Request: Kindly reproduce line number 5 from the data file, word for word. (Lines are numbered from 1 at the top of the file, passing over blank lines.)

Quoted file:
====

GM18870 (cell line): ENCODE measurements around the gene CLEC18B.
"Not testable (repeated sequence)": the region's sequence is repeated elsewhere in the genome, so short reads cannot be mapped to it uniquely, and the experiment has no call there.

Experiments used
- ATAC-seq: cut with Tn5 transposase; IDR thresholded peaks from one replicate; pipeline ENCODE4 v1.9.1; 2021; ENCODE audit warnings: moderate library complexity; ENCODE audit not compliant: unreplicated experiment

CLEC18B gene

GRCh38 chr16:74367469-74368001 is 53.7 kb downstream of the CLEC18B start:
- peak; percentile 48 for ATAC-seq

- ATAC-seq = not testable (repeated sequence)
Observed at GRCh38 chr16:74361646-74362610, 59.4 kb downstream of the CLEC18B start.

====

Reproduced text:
CLEC18B gene